I have known KG since 2014, when I mentored him for the very first Exposure+ Mentor Program. He produced a stunning series of stylised portraits of transmen and transwomen living in Kuala Lumpur called Continuum.
Much time has passed since then, and recently I discovered that he had been off the scene for some time, but has since produced this piece, which formed the subject of his presentation at the KL International Photoawards 2017 in Kuala Lumpur, titled loosely as Between Lust and Longing.
KG is one of those rare and extremely talented artists who, can and will surprise you, unpredictable and yet photographs with such personal conviction, and dedication, often obsessive, with every kind of camera he can find, and in this series, his phone, mainly. I think he often lives on the edge.
“This project began as a body of work documenting my personal struggle with crystal meth which started in the year 2011. A quick search online for crystal meth will tell you a great deal of its dangers on the mind and body, the demographic, its use is usually associated with, and some statistics on the estimated number of people currently thought to be using meth in communities around the world – all of which would be completely misleading.” KG
“In the early days of my use, by chance I’d stumbled upon a group of users among the gay community which at the time I thought to be an isolated incident, though soon after I started realising that the community as a whole was on the verge of an epidemic and with it, my battle to stay clean started to decline.”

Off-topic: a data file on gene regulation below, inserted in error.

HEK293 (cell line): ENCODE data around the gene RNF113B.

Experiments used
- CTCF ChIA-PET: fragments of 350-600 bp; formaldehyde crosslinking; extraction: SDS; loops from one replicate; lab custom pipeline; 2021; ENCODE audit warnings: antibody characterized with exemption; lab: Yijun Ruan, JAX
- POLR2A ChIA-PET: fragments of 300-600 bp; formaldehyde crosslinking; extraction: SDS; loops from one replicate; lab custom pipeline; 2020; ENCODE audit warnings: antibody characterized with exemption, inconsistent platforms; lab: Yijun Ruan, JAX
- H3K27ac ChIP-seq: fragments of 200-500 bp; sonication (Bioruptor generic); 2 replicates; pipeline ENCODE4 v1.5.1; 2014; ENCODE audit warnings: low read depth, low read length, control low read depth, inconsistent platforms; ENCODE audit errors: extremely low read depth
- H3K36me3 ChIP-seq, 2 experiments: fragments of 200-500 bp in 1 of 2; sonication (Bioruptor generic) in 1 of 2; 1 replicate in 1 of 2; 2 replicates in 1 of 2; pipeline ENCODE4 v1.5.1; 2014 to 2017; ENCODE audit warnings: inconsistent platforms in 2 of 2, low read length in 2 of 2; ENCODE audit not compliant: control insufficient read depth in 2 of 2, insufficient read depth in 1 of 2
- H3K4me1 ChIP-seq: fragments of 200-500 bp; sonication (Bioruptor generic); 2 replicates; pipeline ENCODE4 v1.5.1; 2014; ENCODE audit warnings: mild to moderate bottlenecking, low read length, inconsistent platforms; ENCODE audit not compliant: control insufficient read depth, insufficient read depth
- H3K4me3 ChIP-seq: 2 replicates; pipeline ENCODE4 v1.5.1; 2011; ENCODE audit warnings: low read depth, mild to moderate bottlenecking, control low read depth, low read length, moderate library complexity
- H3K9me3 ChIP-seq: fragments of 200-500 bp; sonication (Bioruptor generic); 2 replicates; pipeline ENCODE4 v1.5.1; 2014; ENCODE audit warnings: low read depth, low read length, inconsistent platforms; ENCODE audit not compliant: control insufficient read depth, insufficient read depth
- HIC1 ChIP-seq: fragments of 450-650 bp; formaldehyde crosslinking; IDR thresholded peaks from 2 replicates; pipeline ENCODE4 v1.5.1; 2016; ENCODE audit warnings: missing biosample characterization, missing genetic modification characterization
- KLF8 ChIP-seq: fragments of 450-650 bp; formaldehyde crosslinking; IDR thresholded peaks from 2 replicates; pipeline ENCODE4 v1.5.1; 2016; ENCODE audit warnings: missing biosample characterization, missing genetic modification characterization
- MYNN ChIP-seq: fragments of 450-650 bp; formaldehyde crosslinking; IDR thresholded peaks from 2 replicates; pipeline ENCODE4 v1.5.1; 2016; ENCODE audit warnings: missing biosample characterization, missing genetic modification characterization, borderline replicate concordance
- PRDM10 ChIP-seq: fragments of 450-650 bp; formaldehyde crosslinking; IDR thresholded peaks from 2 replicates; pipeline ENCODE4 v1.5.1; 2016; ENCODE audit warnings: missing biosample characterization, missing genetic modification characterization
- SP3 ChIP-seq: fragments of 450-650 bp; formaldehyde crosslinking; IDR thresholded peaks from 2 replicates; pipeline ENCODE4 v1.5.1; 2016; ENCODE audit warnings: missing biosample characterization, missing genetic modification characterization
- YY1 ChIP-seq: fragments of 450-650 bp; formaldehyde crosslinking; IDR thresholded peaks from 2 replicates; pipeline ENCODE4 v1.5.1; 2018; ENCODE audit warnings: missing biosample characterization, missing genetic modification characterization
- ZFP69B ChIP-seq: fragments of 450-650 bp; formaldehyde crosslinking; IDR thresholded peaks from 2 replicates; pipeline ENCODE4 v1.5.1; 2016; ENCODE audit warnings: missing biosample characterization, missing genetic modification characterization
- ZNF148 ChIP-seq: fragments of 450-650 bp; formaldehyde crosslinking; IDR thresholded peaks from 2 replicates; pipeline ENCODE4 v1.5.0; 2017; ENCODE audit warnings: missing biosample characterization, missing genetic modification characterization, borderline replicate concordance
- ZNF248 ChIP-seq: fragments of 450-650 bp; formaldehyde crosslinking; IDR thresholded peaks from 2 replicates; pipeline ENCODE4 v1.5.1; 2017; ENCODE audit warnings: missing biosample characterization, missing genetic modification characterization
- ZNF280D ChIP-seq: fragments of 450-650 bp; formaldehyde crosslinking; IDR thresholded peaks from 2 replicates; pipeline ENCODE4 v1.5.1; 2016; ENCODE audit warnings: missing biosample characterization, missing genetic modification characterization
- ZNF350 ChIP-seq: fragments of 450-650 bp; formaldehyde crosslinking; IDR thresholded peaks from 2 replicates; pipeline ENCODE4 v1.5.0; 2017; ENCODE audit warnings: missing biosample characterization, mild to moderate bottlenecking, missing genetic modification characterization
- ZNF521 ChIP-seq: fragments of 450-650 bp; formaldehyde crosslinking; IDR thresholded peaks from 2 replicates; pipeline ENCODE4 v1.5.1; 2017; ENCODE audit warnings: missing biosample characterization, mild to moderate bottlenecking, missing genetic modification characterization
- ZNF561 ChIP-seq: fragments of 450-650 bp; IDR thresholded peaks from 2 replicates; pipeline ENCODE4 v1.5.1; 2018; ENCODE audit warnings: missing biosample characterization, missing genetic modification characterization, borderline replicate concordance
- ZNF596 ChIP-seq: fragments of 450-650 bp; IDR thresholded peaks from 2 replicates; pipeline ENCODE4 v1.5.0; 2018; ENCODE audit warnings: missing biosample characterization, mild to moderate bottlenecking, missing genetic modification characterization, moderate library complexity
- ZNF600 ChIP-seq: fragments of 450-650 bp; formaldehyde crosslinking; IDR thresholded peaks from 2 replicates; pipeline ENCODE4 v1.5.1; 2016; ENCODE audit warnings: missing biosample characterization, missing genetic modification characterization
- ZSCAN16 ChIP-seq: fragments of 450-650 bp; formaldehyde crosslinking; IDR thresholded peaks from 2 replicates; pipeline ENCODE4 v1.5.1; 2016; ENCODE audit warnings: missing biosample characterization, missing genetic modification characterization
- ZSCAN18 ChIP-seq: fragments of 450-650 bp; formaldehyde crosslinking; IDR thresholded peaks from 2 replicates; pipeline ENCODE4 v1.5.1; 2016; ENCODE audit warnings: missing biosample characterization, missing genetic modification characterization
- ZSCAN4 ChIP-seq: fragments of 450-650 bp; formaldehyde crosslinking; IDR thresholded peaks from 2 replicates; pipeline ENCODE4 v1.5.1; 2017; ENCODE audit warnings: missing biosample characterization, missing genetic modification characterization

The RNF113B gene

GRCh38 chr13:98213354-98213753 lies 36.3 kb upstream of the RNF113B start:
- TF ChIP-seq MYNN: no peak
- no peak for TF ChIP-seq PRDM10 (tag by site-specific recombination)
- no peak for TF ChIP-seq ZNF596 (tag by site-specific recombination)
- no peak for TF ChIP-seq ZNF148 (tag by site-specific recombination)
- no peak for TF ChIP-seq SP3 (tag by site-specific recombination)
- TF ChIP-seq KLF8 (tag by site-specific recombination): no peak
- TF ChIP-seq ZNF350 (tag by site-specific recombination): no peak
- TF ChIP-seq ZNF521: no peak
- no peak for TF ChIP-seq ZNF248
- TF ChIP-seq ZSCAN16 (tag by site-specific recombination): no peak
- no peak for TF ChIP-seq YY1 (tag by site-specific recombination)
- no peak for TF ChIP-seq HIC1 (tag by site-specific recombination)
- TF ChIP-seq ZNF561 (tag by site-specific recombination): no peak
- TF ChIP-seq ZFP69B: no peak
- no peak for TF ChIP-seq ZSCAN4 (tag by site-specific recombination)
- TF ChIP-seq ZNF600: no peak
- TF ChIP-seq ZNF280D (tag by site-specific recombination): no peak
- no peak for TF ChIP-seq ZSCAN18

KG Krishnan was born in Kuala Lumpur, Malaysia in 1989. A journalist, photographer and spoken word artist, his art explores ideas concerning sexuality, gender politics and the intimacy of human relationships in the contexts of contemporary culture.
As a commercial photographer and art director, KG Krishnan’s clientele comprises design institutions, fashion designers, advertising agencies, filmmakers, musicians and lifestyle publications for whom he produces images, film and fashion productions. His work, both writing and photography, has been widely published around Southeast Asia and occasionally appears in European and American publications.
He currently does visual consulting and art direction for production and advertising clients in Kuala Lumpur while working on personal projects.
I have known Paik Yin for 4 years now, from when she first joined the Exposure+ photo mentor program, our very first instalment. Since then I have followed her progress as a photographer, and I can say that she is one of the very few multidisciplinary artists using photography, performance and dance in Malaysia today. She’s not a prolific photographer but her projects, about one a year, are always well researched and presented.
Her work has gradually matured and has become more focussed and disciplined. Keeping to her mantra of ‘body, space and time’ which is clear from her recent projects, her most recent project Metaphor examines the limits of the physical body, transformation in time and the projection of space. This is a series of self-images depicting expressions of contortions, studies and movement signifying the transcendence of the body into something more metaphysical, inspired by the ancient court dances of Apsaras (Cambodia) and Srimpi (Indonesia). These dances have many restrictive movements in the body and take many years of training and contortion to reach the elegance and grace in their movements.
Lim Paik Yin
(From Reflections of a Woman, 2013)
Lim Paik Yin (1980) is an interdisciplinary artist working with photography, performance art and spoken words. Graduating with a B.A in Multimedia (Media Innovation and Management), her art education is supplemented through workshops organized by galleries, collectives and cultural institutions with bases in Malaysia.